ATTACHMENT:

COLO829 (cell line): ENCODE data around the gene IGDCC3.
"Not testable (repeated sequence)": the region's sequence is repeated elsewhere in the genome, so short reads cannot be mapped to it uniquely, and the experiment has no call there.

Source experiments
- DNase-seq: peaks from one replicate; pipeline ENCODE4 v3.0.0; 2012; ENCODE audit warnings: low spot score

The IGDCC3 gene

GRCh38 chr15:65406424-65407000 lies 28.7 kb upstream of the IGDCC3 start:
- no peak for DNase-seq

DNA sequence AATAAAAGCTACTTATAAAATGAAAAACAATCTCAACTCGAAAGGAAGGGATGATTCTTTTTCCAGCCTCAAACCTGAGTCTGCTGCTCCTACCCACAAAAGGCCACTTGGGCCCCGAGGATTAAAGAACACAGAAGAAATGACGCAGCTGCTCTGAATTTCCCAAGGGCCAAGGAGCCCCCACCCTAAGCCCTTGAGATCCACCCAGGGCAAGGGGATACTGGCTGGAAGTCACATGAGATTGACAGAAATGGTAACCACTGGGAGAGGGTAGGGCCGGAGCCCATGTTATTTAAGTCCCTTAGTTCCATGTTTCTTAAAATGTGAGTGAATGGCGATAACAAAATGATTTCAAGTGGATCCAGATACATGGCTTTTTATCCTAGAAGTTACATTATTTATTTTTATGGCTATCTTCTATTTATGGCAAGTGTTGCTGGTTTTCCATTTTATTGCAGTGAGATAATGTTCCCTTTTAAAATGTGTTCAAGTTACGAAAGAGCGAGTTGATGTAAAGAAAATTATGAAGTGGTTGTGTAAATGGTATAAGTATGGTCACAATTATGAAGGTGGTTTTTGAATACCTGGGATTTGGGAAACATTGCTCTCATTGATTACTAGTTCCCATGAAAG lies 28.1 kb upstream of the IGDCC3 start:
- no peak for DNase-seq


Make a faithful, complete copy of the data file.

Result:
COLO829 (cell line): ENCODE data around the gene IGDCC3.
"Not testable (repeated sequence)": the region's sequence is repeated elsewhere in the genome, so short reads cannot be mapped to it uniquely, and the experiment has no call there.

Source experiments
- DNase-seq: peaks from one replicate; pipeline ENCODE4 v3.0.0; 2012; ENCODE audit warnings: low spot score

The IGDCC3 gene

GRCh38 chr15:65406424-65407000 lies 28.7 kb upstream of the IGDCC3 start:
- no peak for DNase-seq

DNA sequence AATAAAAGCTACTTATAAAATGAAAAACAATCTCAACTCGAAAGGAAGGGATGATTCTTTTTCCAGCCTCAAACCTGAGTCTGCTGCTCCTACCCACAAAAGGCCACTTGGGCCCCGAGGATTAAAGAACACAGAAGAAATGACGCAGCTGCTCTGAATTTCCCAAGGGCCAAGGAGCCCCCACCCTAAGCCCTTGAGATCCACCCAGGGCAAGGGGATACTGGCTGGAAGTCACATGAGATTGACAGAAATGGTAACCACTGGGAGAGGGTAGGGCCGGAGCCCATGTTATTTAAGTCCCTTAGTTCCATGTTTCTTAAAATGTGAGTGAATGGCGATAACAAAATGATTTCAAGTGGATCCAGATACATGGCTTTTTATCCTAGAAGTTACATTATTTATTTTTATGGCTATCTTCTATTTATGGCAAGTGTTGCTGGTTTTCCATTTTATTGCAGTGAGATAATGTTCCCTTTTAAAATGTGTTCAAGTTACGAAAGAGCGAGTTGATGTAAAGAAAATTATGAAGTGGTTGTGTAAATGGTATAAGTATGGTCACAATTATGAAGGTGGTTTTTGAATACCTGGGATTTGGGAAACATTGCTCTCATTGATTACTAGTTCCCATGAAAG lies 28.1 kb upstream of the IGDCC3 start:
- no peak for DNase-seq